Addiction
The Dangers of Alcoholism in Teens

The Dangers of Alcoholism in Teens

Teens in the United States face a growing problem when it comes to alcohol use. According to HelpGuide.org, the average girl who lives in the United States will have her first alcoholic drink by the age of 13 and the average boy in the United States will have his first drink by age 11. There are many risk factors involved with teen drinking, these include depression, traffic accidents and criminal behavior. If a teen begins to drink alcohol before the age of 21, he or she is more likely to:

● Display violent behavior
● Attempt suicide
● Participate in unprotected sex
● Have alcohol and drug abuse problems later in life

Teen drinking impacts brain development

If a teen drinks alcohol, it can have a negative impact on brain development. The brain continues to develop until an individual is in his or her early twenties. Evidence, which was collected from human brain imaging studies, showed that underage alcohol use is harmful to a developing brain. When a teen partakes in long-term alcohol use, the effect on brain development could lead to cognitive defects. However, it is not known if these defects are permanent.

Teenage drinking can cause poor academic performance

Teens who drink alcohol on a regular basis will not perform as well academically as teens who do not consume alcohol. A study was conducted on teen drinking and published in 2007, which revealed that an estimated two-thirds of middle and high school students with mostly A’s do not consume alcohol and almost half of middle and high school students with mostly D’s and F’s stated they drink on a regular basis or participate in binge drinking.

Teen drinking can lead to delayed growth

Puberty is a vital time for hormonal development and growth. If a teen drinks alcohol during puberty, he or she can disrupt the hormonal balance that is needed for the healthy development of organs, bones, and muscles. Studies have been performed using animals that prove alcohol consumption while in puberty can have adverse effects on the maturation of the reproductive system.

Alcohol can lead to teen drug use

When a teen drinks alcohol, it can increase the likelihood that he or she will try other drugs in the future. Alcohol is thought to be a gateway to other drugs such as marijuana, pain pills, cocaine, LSD and club drugs. If a teen is under the influence of alcohol, his or her judgment is impaired, putting them at higher risk for experimenting with drugs. When an individual begins to use drugs in his or her teen years, he or she is at an increased risk for developing an addiction to drugs.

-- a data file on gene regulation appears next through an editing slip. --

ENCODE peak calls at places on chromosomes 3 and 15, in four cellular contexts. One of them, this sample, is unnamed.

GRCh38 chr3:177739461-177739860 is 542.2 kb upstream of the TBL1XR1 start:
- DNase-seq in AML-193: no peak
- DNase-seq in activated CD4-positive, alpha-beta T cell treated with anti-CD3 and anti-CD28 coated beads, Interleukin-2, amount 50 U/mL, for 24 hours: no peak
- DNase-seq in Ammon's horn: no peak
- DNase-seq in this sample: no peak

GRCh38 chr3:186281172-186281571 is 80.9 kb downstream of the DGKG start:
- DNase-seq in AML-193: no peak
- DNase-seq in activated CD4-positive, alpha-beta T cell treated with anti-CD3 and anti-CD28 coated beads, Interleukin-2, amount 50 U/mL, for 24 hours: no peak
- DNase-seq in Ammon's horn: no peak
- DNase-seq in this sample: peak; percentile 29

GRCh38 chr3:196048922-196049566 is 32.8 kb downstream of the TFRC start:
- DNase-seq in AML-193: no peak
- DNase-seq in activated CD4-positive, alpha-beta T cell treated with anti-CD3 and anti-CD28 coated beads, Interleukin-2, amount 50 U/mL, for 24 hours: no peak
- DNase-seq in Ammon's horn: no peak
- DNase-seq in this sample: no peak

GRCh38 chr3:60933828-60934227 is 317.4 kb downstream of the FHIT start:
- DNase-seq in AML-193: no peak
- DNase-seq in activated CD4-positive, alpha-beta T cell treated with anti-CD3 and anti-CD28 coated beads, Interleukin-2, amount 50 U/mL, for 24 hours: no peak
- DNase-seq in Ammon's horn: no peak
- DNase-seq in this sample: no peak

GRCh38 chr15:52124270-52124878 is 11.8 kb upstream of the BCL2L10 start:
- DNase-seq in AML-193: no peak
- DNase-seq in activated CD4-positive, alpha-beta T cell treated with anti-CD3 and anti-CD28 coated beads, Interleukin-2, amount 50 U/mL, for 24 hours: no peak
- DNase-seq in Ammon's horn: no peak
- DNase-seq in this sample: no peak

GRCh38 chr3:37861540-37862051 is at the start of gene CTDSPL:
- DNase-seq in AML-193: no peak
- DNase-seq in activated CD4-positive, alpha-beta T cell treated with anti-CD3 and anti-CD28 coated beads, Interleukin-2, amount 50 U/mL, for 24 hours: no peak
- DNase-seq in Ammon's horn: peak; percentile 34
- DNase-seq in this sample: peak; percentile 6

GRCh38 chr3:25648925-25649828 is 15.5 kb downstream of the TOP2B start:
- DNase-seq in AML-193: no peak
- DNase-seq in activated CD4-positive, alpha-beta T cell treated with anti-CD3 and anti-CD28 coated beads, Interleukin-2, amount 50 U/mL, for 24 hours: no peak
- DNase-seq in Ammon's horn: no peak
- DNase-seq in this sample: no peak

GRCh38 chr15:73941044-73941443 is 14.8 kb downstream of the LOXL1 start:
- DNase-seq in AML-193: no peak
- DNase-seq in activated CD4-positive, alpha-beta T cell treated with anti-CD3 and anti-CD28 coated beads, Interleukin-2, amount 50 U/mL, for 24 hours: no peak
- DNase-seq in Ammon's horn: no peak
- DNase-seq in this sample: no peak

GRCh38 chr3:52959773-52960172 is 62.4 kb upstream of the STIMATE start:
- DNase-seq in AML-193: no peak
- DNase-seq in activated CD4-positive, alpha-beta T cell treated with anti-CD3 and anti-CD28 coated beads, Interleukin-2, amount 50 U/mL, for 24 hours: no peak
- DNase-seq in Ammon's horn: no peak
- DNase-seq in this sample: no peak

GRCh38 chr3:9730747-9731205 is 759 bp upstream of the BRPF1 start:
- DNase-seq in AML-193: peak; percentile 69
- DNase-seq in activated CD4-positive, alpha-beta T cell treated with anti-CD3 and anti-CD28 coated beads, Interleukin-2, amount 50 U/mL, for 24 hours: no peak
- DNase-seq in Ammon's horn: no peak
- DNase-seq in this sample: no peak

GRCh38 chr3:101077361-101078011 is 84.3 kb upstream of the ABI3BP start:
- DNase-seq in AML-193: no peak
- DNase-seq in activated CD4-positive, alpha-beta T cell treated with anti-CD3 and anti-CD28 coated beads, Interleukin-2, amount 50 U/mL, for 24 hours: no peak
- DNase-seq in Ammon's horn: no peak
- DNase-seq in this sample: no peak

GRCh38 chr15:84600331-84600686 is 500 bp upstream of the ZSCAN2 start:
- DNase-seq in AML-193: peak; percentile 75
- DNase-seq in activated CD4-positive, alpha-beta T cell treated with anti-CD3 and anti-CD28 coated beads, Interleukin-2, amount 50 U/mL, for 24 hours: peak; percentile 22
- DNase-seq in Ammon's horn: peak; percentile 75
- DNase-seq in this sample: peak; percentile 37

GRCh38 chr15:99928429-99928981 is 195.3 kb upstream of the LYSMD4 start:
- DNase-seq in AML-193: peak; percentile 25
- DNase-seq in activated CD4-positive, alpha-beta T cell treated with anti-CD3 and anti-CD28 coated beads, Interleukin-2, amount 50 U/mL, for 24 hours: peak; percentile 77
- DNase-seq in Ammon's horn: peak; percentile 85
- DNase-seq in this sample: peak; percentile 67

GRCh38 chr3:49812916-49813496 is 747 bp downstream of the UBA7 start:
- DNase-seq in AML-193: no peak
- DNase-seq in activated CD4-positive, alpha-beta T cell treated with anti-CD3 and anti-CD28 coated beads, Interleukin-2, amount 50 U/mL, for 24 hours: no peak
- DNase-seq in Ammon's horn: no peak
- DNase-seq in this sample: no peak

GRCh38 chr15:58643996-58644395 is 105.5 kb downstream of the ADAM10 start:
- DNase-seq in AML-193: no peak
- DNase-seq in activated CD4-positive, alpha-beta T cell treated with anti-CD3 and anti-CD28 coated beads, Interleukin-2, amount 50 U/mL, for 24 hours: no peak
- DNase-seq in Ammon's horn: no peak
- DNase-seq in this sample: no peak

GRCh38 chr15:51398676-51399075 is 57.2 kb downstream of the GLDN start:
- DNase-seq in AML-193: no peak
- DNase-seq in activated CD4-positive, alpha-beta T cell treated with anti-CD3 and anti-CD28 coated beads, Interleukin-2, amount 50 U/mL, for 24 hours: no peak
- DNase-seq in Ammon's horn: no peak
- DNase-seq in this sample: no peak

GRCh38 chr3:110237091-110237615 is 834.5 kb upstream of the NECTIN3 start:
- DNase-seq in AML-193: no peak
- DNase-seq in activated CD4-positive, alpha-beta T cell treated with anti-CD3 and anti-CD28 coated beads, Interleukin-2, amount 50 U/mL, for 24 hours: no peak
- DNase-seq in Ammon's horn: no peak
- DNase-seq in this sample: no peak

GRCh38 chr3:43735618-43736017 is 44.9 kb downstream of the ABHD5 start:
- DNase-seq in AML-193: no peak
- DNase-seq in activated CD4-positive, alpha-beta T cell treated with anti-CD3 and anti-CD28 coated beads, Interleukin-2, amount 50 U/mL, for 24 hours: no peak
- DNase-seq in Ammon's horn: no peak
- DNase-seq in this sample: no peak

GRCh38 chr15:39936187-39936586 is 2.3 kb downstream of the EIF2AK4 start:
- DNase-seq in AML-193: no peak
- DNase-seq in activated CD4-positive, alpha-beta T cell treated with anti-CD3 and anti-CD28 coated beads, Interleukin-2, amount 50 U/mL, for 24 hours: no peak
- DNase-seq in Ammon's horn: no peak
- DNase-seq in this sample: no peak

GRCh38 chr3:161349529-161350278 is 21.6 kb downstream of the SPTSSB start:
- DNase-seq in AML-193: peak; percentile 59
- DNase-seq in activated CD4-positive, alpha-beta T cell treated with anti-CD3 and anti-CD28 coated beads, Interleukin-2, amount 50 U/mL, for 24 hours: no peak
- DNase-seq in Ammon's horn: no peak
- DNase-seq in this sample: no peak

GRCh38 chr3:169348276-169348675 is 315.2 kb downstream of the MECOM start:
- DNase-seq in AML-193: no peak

Alcohol is a cause of teen sex crimes

HelpGuide.org reported that underage drinking is a primary factor when it comes to sexual assault and rape in teens. It was reported that every year in the United States an estimated 97,000 students are victims of sexual assault or date rape when alcohol was a contributing factor.

Alcohol use in teens is a cause of risky sexual behavior

The-Dangers-of-Alcoholism-in-TeensAccording to the National Institute on Alcohol Abuse and Alcoholism, survey results from adolescents showed a link between alcohol and unsafe sexual behavior as well as an increased risk of being coerced into sexual activity. An estimated 44 percent of teens in Massachusetts reported they were more likely to participate in sexual intercourse if they had consumed alcohol. Furthermore, 17 percent of teens reported they were not as likely to use a condom during sexual activity if they had been drinking alcohol.

It is important for parents to keep an open line of communication with their teens to prevent underage drinking. There are many ways underage drinking can cause harm. Teens are often more mature than they appear. If parents explain the dangers of drinking to their child, they may prevent the chances of them using alcohol.

James Jones

James Jones

James Jones is a Certified Health Education Specialist and passionate health and wellness writer. Currently writes for Sovereign Health Group . He has a Masters in Biology and is currently pursuing his PhD in Health Services Management and Policy. He also enjoys blogging. Contact him Via Twitter, Google Plus

James Jones

James Jones

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